Director Reigis Wargnier has created a masterpiece of epic beauty, showing us the country of Vietnam when it existed as the French colony Indochine. He shows how and why the communist uprising was so popular and the way of life it threatened. It does not make judgements but shows the human drama and the heartbreak caused by a way of life that existed and the one that was coming to change it.

Wargnier accomplishes all this in a slow and visually stunning portrait of one family in Indochine. The story is centered around the magnificent performance of Catherine Deneuve as French rubber plantation owner Eliane Deveries, and the equally terrific Linh Dan Phan as her adopted Indochine daughter Camille. The contrasts of Eliane's cool elegance and Camille's young and sensual beauty is like a mirror for the country itself as Wargner shows the difference between the French and those that serve them.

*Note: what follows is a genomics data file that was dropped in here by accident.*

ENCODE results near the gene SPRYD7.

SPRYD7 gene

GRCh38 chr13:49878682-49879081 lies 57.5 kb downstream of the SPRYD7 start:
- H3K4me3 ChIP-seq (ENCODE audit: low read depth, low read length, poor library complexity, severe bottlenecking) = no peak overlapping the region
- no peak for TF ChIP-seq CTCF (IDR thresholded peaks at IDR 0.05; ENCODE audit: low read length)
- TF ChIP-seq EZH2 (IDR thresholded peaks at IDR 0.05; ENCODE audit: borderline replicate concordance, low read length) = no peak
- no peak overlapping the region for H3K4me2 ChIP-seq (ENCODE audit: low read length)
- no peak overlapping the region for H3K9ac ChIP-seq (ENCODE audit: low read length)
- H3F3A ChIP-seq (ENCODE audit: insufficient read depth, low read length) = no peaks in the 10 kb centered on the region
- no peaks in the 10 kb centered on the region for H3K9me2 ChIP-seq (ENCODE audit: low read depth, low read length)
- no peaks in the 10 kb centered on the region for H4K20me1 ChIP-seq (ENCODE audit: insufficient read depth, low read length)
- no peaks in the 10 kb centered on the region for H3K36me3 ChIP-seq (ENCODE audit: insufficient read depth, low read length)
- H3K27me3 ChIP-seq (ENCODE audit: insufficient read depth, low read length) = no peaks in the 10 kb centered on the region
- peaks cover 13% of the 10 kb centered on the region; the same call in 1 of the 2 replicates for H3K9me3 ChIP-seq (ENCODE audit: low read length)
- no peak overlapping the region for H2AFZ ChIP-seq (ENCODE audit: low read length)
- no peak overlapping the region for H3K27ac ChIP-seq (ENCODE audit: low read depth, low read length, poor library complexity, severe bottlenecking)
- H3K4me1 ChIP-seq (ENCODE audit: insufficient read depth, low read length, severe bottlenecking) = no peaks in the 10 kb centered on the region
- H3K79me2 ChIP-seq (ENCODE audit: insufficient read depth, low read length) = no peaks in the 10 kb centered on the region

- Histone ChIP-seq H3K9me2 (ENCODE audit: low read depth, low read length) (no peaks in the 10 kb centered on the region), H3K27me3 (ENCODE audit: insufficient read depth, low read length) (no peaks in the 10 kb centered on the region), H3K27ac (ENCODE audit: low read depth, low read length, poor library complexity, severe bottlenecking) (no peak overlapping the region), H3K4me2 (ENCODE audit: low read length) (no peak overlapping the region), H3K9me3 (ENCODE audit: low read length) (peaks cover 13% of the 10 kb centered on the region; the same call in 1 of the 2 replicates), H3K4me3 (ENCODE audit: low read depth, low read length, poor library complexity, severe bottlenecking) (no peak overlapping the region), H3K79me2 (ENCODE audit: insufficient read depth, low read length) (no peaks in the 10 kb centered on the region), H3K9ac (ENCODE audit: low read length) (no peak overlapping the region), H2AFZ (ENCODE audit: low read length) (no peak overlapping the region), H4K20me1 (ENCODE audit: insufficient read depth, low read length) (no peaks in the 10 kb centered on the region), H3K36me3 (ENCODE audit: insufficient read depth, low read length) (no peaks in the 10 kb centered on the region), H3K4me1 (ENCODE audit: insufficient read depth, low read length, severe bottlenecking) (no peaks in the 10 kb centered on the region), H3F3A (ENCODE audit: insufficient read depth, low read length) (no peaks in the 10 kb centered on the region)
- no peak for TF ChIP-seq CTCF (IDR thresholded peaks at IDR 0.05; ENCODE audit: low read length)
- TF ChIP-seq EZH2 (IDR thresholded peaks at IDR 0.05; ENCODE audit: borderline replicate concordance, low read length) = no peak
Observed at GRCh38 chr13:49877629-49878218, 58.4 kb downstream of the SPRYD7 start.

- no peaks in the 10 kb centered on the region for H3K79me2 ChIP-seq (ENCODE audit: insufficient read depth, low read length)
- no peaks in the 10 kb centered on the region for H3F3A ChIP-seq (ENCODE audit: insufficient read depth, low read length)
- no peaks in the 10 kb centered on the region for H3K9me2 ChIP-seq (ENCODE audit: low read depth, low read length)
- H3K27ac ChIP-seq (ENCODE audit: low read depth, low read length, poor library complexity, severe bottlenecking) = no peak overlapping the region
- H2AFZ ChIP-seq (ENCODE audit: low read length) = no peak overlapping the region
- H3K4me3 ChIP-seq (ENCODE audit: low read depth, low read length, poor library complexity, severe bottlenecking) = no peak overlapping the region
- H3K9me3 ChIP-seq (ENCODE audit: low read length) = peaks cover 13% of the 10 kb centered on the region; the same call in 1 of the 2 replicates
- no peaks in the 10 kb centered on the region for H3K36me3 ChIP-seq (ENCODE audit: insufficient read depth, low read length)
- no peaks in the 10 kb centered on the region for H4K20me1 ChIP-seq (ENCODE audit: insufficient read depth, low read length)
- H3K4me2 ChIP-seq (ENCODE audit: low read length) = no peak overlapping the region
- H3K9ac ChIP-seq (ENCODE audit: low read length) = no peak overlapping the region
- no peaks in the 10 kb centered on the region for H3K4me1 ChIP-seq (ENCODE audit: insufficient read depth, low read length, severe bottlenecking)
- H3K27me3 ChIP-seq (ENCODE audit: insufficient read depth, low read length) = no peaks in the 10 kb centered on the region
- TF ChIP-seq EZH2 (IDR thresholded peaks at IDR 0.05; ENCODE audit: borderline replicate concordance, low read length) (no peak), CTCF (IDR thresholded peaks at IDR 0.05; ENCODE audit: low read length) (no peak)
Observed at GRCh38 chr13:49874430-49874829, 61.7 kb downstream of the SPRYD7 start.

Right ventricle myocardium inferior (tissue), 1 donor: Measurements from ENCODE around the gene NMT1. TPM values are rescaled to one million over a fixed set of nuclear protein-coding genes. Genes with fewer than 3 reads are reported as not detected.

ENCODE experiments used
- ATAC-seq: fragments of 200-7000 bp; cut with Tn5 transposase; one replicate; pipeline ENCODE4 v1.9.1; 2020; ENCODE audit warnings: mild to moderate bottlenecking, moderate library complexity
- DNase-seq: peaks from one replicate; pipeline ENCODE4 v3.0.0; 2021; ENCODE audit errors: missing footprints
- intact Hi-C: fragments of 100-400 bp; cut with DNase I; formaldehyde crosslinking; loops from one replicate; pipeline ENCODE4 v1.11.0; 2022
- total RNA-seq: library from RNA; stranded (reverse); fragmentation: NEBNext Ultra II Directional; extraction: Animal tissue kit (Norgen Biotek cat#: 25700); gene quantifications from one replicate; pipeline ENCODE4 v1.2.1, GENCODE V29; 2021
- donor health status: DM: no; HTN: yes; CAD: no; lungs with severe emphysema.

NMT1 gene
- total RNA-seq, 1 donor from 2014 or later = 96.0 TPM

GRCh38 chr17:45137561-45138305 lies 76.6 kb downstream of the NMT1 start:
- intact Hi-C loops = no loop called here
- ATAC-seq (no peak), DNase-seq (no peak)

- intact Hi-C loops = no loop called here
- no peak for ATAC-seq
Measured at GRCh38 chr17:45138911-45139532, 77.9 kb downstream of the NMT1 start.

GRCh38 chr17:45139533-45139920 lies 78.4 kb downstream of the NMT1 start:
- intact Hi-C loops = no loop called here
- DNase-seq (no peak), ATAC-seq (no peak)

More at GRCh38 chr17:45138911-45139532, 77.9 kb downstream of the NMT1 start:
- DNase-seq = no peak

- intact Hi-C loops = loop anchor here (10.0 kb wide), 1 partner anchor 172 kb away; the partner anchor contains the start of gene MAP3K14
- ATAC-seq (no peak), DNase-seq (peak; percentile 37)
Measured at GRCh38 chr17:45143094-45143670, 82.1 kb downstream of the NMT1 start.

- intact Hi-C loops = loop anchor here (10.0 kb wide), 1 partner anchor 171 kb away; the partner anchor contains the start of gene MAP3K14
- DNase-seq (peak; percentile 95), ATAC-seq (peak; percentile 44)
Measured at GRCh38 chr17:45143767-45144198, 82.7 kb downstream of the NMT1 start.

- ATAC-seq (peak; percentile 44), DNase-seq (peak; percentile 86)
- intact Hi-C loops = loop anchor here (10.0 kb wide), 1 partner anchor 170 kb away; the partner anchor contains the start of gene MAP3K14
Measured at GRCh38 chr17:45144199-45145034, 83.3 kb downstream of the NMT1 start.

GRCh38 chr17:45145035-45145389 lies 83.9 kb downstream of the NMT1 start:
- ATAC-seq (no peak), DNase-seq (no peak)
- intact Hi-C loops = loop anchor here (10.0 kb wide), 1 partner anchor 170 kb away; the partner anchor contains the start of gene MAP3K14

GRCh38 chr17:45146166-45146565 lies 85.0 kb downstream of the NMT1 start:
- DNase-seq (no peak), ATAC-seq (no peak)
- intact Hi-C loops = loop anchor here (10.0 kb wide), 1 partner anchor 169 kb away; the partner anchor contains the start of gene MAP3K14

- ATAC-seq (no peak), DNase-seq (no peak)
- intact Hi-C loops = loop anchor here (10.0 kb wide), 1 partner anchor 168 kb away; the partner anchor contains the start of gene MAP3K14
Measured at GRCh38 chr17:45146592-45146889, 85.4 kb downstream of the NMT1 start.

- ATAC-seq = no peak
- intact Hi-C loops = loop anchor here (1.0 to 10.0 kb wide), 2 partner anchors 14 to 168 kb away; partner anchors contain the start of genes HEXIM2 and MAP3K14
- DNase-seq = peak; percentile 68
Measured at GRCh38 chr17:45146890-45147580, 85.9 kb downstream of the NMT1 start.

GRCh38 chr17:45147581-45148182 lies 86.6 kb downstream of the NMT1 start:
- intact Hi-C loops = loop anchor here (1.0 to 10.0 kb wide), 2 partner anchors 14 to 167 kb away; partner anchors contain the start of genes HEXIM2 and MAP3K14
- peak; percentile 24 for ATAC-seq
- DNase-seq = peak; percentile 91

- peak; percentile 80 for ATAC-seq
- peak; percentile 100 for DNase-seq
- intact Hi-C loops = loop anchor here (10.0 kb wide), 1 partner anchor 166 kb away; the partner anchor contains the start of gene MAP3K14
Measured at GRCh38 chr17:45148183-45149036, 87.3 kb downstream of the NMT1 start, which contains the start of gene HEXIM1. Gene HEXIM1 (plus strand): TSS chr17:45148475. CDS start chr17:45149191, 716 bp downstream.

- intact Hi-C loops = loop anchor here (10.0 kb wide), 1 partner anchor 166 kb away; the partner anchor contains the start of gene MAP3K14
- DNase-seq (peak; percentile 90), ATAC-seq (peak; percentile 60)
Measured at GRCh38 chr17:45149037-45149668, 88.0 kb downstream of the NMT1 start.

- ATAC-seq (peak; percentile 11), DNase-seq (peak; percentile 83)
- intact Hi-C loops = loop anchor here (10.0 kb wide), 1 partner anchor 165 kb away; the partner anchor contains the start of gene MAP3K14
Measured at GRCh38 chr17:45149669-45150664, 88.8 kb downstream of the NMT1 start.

Eliane runs her rubber plantation with the help of her 'coolies' and it appears to be her entire life except for her daughter Camille. But Eliane's cool outward elegance only masks the repressed emotions she hides from others. Her affairs have been casual and she believes indifference is the secret to surviving love. But that indifference changes dramatically as she finally falls hard for young French Naval Officer Vincent Perez (Jean-Baptiste Le Guen).
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By A Customer on November 21, 2001
Format: DVD
From the opening sequence of a royal funeral to the last shot of Deneuve in Switzerland, this movie had me enthralled. It has everything that makes a movie exceptional: strong acting from its leads, beautiful cinematography, a romantic and emotionally wrenching love story, a tense historical backdrop, beautiful actors and a well-plotted storyline. This movie draws you in, pulling you into that beautiful and passionate world of 1930's Indochina. (Indochina was the collective name of Vietnam, Cambodia and Laos when they were still under French control)